Performing the Gospel / Charles Sherlock, liturgy and life

How many liturgists does it take to change a lightbulb? And what do liturgists talk about when they get together? Here’s Kieran Crichton’s report on the Victorian Chapter of the Australian Academy of Liturgy meeting on March 14, at the Pastoral Centre of St. Francis Roman Catholic Church in the heart of Melbourne, when the meeting got into discussion with Charles Sherlock about his new book, Performing the Gospel in Liturgy and Lifestyle.

Liturgists gathering: the Melbourne chapter of AAL. Photo by Catherine Schieve

Liturgists gathering: the Melbourne chapter of AAL. Photo by Catherine Schieve

The focus of our meeting today was a presentation by Charles Sherlock on his most recent book, Performing the Gospel in Liturgy and Lifestyle. This was a very rich presentation, drawing on Charles's 40 years of experience teaching liturgy subjects at Ridley and Trinity Colleges, and in the United Faculty of Theology.

Charles Sherlock is well-known for his work as a theological educator, and through his involvement in international bodies such as ARCIC I and ARCIC II. He is a priest of the Anglican Diocese of Bendigo. He is married to his co-theologian, Peta Sherlock, another eminent member of our chapter. Charles enjoys an active retirement, and holds faculty positions at both Ridley and  Trinity Colleges in Melbourne


Charles's latest book, Performing the Gospel in Liturgy and Lifestyle, was published in late-2017. In it, he explores connections between how we worship and how we live. The book is the fruit of Charles's long engagement with liturgical renewal in the Anglican Church of Australia, which began while he was a student and tutor at Ridley College here in Melbourne from 1969. Charles went on to teach courses in liturgy at Ridley, and later at Trinity College. Charles was a key figure in the creation of A Prayer Book for Australia (1995). In many ways Performing the Gospel distils insights from a range of relationships, and the book offers a rich feast of reflection that arises out of these many layers of engagement across the traditions in Australia over a long life of teaching, critical engagement, and Charles's own leadership in worship.

There were a couple of illuminating points that might help you in reading the book. It is the first instalment of a projected commentary on A Prayer Book for Australia (1995) that focuses on the context and principles of worship. The motivation for the project arises out of some priorities that emerged in Charles's teaching and through more recent developments particularly in the Anglican Diocese of Sydney. While it may seem strange to be releasing a commentary more than twenty years after APBA was authorised by General Synod, Charles identifies the following factors within contemporary Australian Anglicanism that make such a book project necessary:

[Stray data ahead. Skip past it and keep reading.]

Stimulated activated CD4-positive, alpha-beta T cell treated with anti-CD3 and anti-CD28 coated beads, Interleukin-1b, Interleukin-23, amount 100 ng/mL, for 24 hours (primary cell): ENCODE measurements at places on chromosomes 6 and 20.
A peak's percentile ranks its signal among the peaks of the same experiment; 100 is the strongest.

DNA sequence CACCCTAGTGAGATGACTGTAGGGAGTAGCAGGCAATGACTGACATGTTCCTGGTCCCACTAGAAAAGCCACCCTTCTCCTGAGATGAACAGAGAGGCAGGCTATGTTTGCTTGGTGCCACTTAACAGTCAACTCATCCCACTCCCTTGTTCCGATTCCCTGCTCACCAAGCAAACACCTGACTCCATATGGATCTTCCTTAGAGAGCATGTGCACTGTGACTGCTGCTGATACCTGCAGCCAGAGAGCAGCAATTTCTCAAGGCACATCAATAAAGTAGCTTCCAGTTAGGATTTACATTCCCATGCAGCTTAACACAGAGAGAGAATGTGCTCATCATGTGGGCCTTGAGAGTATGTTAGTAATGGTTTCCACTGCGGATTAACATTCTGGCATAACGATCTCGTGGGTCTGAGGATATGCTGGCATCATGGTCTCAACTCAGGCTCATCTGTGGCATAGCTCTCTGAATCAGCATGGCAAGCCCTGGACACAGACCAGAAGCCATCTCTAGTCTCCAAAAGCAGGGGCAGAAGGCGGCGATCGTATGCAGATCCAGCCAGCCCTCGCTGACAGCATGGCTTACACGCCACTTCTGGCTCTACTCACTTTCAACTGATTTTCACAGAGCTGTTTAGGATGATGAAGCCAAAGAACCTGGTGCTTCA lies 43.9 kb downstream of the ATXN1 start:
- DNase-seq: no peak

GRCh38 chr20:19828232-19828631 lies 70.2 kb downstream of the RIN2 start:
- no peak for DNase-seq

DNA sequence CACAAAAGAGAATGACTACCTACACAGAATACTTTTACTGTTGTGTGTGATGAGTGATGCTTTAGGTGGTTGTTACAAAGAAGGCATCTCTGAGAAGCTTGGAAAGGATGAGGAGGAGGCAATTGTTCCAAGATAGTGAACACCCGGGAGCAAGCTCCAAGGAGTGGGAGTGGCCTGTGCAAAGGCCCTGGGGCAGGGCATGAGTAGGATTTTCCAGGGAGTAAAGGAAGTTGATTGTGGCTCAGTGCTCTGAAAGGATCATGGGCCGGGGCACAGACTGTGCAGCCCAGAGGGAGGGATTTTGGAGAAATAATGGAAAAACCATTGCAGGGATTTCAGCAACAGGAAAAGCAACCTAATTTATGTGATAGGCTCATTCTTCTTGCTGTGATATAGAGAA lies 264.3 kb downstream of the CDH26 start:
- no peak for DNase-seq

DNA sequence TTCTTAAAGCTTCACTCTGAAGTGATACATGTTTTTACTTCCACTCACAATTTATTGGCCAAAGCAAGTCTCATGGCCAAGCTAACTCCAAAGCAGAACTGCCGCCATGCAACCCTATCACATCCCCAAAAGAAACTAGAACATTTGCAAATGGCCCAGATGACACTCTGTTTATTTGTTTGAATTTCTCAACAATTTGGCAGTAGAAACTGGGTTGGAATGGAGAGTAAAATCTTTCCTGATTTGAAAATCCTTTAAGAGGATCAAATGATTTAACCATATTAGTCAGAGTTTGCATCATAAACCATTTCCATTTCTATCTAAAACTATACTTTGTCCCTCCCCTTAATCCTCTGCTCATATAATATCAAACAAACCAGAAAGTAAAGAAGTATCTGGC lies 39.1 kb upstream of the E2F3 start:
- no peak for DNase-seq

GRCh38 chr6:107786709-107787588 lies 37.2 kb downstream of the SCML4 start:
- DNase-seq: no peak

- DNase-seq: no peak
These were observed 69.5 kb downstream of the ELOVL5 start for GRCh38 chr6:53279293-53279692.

• Liturgical education is needed, and this involves going back to basics.

• There is some need to re-appreciate liturgy in Evangelical settings, particularly in the light of anti-liturgical tendencies in the Diocese of Sydney. Such re-appreciation should also provide a counterweight to reducing worship to didactic meetings.

• There is also a need to counter the deliberate flouting of rubrics among more catholic Anglicans. An example of this is the adoption of forms of words as the invitation to communion that come from other traditions.

Charles spoke to the local character of much liturgical worship in the Anglican tradition -- some of which is a good response to the pastoral context. He spoke of his own history in ministry in locations such as Brunswick, Clifton Hill, Heidelberg, and Bendigo, where the liturgy was offered in diverse social settings that were often tempered by the shapes and structural stability of buildings. Each context called for a careful dialogue between the necessary creative response to the situation and holding an open attitude to tradition.

The media context of liturgy was a further recurring theme. Charles spoke of the development of screen culture -- moving from his teenage experience of the arrival of transistor radios, which transformed music broadcasting, to a robust screen culture. One of the marks of this transformation is that people now speak of 'seeing' songs. The question about screens is less whether they are to be used or not. It is even less a question of whether they are bad. Screens are a reality of many worshipping communities, so the question is more what they are good for rather than whether or not they should be used.


Nathan Nettleton offered a robust and deeply thought-provoking response to Charles's presentation.  He spoke warmly about the value of Performing the Gospel as a much-needed primer on liturgical principles. Speaking from his position as a Baptist pastor there were several points of critique that speak to the particularities of Anglican approaches to liturgy. Nathan’s response will be published as a review of Performing the Gospel in a forthcoming edition ofthe Australian Journal of Liturgy.

Following Nathan's presentation there were several very animated discussions. Everyone was highly engaged, and we could have gone for a much longer time. It was great that people lingered for a while after the meeting.

At the end of the meeting we sang Phos Hilarion. Our singing together was a sublime moment in a very energetic meeting, and how wonderful that several people spontaneously said Amen after we had come to the end of the singing.

Performing the Gospel in Liturgy and Lifestyle is published by Broughton Books, available for order here .